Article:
We decided this year to revisit the apple for nature study and that we would compare and contrast different types of apples this time.



I cut a Golden Delicious, Gala, Honeycrisp and Winesap apple in half, left half on the plate so they could compare the outside look of the apple, and cut the other apple into quarters so they each could try a piece of each apple.




We compared them inside and out, their scent, their shape, their color, and of course, their taste. I tried to get them to use as descriptive words as possible and I asked them to rank them according to how much they liked them

.
We discussed how color, texture and taste could affect their desireability.




And then, I invited them to make pastel pictures of the apple of their choice.







We used this wonderful pastel tutorial to help guide us through it.


Quentin's, age 6

James', age 9



Alex, age 16

Katie's, age 19


These will be added to their nature journals.


8 comments:

  1. Excellent detailed study of the apple...we will be studying apples as part of the Autumn 2010 series so be prepared. :)

    I think I caught up on reading your links....thanks so much for taking the time to share your links and studies.

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  2. What a wonderful, extended study - with your own backyard, the orchard trip, comparing the different types and the pastels! Your children had such beautiful results. I agree that we see so much more when we stop to take notice of something we think common.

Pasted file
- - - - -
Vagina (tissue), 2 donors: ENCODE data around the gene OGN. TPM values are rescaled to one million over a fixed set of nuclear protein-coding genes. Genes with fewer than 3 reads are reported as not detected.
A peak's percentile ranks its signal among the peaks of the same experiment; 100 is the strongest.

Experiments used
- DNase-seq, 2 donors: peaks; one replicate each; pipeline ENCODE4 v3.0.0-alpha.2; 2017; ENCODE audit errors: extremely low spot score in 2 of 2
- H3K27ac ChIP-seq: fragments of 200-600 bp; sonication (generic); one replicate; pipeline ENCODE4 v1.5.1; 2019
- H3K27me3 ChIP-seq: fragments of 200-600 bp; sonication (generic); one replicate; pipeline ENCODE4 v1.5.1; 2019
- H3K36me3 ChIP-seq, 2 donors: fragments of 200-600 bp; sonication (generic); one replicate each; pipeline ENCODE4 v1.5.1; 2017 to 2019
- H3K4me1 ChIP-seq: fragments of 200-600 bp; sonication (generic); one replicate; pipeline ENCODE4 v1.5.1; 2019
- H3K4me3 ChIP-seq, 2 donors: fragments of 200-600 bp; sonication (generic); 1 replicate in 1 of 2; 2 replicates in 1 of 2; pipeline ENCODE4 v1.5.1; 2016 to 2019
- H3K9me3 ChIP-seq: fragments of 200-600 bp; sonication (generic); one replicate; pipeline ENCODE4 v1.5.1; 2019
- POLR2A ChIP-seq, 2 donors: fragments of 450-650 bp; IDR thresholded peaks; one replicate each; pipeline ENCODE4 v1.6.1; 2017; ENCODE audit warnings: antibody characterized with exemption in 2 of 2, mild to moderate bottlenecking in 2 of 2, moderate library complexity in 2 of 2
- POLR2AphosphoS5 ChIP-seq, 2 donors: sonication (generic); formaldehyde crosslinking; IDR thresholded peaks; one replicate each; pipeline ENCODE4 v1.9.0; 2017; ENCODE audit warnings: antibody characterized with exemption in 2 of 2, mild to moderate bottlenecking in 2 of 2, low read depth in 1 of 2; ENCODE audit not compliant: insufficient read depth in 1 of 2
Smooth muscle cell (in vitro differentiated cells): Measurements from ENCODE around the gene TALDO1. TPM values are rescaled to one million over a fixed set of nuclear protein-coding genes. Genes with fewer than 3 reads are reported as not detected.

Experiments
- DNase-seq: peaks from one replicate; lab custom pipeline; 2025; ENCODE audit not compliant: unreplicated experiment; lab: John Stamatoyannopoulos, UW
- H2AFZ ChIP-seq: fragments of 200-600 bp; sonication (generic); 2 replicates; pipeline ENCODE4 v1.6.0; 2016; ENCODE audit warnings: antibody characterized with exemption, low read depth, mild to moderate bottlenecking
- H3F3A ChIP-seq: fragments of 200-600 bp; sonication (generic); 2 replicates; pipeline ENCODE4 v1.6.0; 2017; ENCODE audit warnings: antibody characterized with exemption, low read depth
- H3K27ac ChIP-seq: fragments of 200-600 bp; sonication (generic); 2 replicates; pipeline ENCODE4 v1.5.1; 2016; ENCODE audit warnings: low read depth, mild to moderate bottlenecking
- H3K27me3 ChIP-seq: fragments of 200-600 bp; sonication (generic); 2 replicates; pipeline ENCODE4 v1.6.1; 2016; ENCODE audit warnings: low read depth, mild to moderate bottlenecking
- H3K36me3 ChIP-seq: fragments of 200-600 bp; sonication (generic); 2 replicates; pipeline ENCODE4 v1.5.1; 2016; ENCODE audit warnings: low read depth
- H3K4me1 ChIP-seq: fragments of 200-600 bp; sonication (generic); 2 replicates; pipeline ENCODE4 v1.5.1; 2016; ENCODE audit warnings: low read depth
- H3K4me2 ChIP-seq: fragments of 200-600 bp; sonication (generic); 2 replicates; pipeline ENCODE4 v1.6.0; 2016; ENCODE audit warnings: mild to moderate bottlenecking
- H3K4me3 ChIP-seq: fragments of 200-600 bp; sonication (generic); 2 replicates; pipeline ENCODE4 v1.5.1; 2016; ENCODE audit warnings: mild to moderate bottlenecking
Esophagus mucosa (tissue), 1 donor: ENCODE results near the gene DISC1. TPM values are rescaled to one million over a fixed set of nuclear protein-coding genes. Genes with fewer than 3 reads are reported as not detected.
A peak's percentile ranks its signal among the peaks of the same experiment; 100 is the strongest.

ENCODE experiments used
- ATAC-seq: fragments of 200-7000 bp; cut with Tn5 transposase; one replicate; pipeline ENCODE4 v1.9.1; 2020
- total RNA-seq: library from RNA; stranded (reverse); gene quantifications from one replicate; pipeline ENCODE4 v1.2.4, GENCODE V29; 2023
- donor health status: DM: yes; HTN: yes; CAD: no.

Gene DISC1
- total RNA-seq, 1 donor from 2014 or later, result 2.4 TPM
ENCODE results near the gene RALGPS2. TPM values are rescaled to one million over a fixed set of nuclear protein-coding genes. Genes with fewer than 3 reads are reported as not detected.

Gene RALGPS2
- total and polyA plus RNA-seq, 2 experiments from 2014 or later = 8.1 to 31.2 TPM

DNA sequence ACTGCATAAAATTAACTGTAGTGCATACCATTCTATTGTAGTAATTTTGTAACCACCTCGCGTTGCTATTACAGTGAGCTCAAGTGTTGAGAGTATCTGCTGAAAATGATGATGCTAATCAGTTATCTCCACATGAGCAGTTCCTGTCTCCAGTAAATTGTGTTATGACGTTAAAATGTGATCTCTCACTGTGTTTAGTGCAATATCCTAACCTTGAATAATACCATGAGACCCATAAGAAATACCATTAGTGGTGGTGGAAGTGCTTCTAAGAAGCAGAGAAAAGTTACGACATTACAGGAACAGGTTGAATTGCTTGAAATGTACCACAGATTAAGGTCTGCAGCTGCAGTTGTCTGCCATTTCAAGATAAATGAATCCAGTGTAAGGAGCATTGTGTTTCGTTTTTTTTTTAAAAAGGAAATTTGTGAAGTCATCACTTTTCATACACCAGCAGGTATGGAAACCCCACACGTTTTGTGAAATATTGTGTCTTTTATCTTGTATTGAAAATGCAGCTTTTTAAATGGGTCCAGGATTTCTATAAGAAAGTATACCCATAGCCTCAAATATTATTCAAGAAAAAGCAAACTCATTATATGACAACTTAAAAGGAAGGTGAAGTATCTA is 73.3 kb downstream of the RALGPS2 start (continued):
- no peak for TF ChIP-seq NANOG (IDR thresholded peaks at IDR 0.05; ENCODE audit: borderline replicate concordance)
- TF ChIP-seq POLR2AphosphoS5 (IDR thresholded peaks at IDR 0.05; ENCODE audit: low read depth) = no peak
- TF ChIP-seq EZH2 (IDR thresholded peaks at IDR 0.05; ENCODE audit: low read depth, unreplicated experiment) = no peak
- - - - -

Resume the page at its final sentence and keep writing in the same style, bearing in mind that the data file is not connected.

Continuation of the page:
We did our study today and learned so much! Nana will be thrilled to see your pastel results. I asked and she said that a winter scene could be in the future. Though she did mention that snow is a bit more difficult to do. Because though we think snow is white, in pastels you must mix in blues. Would be fun :)

    Love this study. The photos of your children in amongst the tree branches.

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  3. My next sister lives about two hours south of us and for the past four years we've made a tradition of meeting her at an orchard that is about half way between us.

    It is one of our favorite things to do during the year.

    In the past (for my own benefit because I love doing it, I've taken macro photographs of seed interiors - they are so beautiful to me).

    Just today, the girls and I made apple prints and wrote apple verses across the prints. I hope to share them later this week.

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  4. I love the idea of using pastels for apples! We have pears and did a pear study when they were ripe. My husband made a story about pears for Spanish too . . . "Una pear es una fruta . . ."

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  5. Cool study!
    I have tagged you on my blog.

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  6. I love the pastels...they really capture the coloring of an apple. Great study.

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  7. Hodgepodgemom has infected us all with dirty fingers! We too had the desire to try the pastels. :) I think the oil ones we have are not the same, I'd like something more chalky. Howe fun to show them picking through the years. This study we noticed the patterns in the flesh when cut, little dots and lines symmetrical to the seeds. Awesome!

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  8. You guys are rockin' out at the homeschooling lately! Wow!!! Mine is sorely lacking with the little two month old Noah Bleu demanding all our time.

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Thank you so much for taking the time to comment. It means so much.